“They’ll say: ‘He’s just your consummate professional, an ambassador…’ – it’s a bit tiresome but it is so, so true.”

Murphy, a qualified teacher, runs Michael Murphy Sports & Leisure in the heart of Letterkenny town with Glenswilly team-mate Neil Gallagher.

Since it opened its doors - four years next month – the shop has become a bit of a tourist attraction. GAA people come from far and wide to chat to the All-Ireland winning captain, to get a photograph or an autograph.

“Michael is the type of fella if you met him in a social setting he would stop and talk to you and take an interest in what you’re doing,” says McNulty.

“You get a genuine sense that he gives a shit about how you are. He’ll ask about your family, your kids, your mammy…

A big Liverpool fan, Murphy devours sports books and there’s nothing he doesn’t know about rugby greats Ronan O’Gara and Richie McCaw.

“You could talk to Michael about the World Cup, the Ashes, Rugby because he’s so knowledgeable and engaging.”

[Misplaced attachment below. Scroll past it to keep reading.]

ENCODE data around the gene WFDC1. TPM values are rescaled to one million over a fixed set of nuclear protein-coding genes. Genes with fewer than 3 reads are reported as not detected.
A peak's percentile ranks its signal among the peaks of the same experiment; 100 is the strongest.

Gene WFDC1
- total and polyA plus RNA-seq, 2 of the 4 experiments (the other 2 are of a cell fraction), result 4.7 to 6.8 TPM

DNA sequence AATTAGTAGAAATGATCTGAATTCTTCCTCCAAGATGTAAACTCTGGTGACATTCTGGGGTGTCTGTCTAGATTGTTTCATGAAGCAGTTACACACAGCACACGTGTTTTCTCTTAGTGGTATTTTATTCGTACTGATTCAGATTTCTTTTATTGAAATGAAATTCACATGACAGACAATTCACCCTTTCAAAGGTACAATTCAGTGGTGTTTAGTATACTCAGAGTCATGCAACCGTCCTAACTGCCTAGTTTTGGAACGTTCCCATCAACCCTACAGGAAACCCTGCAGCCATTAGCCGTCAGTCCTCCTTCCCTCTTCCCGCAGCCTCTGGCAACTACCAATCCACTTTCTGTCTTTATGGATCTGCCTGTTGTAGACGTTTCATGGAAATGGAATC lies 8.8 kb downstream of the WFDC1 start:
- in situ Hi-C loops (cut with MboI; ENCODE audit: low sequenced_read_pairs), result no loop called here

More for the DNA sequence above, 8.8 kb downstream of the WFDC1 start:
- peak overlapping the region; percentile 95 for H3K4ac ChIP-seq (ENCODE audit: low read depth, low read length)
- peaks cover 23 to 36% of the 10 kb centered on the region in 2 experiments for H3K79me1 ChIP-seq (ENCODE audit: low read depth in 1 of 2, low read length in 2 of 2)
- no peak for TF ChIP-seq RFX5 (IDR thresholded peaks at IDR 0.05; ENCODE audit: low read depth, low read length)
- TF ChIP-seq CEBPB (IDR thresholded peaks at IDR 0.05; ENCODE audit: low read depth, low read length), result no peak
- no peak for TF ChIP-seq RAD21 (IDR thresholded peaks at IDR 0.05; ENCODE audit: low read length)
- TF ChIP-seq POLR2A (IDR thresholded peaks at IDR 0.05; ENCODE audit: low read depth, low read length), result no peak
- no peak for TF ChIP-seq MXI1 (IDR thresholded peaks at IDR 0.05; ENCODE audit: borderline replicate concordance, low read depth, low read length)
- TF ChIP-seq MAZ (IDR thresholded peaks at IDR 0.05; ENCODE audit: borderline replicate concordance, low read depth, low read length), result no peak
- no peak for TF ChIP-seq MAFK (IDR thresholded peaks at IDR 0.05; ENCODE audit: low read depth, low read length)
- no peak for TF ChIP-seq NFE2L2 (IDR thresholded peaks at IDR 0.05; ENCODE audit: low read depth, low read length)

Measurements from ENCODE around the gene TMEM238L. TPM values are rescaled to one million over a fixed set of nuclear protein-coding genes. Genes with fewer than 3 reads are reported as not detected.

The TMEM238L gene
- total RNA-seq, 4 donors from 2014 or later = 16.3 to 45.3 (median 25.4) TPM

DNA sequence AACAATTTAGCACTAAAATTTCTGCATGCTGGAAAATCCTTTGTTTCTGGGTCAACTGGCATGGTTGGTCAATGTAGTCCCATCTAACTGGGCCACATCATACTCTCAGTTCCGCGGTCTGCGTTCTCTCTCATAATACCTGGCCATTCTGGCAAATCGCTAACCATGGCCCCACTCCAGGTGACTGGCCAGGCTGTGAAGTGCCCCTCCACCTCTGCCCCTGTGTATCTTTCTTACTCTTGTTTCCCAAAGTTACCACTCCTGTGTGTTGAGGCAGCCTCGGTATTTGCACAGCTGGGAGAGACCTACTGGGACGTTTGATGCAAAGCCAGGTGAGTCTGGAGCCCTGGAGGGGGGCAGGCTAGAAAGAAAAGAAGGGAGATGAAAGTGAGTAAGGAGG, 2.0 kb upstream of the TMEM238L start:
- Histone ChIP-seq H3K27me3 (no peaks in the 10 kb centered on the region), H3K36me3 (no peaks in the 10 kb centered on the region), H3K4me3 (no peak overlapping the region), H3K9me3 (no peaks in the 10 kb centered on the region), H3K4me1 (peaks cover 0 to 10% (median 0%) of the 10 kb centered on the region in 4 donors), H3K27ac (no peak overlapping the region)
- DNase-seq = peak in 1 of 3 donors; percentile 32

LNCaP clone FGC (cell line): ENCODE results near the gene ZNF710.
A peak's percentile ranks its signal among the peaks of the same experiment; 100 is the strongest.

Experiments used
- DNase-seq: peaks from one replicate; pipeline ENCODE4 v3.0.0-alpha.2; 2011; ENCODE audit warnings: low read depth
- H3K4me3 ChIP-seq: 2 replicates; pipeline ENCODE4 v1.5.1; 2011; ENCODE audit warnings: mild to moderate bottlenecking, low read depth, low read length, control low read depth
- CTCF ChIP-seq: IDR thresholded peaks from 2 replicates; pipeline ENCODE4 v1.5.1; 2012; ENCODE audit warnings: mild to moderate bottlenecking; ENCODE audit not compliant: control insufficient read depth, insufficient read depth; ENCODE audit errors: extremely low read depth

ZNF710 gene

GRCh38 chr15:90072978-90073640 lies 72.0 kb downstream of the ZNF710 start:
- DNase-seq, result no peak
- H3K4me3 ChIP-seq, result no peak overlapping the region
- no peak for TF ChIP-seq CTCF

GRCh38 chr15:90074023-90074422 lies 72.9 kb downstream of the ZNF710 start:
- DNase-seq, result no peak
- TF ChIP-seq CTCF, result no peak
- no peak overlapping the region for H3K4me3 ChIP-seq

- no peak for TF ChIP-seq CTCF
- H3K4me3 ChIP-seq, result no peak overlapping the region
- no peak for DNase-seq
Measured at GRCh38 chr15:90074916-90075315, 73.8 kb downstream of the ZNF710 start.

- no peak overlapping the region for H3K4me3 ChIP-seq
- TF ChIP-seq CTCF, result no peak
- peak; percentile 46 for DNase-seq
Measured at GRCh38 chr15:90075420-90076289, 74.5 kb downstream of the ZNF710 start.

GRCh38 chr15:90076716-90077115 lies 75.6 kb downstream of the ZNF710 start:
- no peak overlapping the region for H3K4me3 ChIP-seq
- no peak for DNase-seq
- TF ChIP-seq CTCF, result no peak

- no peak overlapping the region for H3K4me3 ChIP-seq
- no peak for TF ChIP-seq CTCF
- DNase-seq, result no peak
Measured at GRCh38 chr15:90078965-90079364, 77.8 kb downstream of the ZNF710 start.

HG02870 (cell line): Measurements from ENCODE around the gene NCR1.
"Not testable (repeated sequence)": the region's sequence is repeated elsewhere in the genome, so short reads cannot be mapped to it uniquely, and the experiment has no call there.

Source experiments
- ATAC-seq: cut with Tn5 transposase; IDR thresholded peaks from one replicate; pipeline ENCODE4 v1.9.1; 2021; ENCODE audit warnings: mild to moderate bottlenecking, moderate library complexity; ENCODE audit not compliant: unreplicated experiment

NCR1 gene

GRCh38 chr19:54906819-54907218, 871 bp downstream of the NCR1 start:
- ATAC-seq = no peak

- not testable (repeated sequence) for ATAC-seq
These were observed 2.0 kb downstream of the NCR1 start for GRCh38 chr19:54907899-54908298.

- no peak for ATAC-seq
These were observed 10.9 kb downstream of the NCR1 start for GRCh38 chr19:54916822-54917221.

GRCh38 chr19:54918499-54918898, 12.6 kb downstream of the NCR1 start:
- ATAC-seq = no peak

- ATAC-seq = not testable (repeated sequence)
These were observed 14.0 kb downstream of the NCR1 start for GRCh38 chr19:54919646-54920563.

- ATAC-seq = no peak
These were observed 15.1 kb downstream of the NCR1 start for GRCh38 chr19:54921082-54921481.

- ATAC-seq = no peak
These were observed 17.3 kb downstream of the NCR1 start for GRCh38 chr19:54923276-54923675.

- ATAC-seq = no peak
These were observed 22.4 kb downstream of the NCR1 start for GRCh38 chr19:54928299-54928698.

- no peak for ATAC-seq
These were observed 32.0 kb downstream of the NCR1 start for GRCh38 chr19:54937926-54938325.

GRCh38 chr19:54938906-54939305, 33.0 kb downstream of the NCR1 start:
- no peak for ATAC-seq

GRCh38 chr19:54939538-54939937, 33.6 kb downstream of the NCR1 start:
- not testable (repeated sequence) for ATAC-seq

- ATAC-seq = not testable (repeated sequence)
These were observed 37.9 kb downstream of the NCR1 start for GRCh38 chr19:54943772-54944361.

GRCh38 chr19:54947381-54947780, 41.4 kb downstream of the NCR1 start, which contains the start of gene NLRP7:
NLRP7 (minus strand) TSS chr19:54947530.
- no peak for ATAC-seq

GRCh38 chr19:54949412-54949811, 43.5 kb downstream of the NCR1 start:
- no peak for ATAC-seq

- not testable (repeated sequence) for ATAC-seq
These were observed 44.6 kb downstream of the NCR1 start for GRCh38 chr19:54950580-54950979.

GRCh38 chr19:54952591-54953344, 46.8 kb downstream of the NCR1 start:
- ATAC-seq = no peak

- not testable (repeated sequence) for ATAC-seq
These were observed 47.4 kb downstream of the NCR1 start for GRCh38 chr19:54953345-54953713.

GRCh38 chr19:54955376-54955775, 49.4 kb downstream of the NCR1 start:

Neil Gallagher, Donegal’s All-Ireland winning midfielder in 2012, has never come across a more competitive person.

Two keen golfers, there is no such thing as a friendly round between the pair.

“After about 12 holes, there’d be nothing said about who’s winning or losing – and then, say, one of us was going for a putt and I’d say: ‘Right, that’s me two up.’

“For the next six holes, he would go dead silent,” Gallagher says.

“He’s just wile competitive – very, very competitive, very driven.

“His golf handicap is 12 but if he had got more time at it he’d get it well down. He’s just one of those guys who’s a natural.”

 

TIMES Square was its usual chaotic self and the Naked Cowboy was strumming his guitar like only the Naked Cowboy can.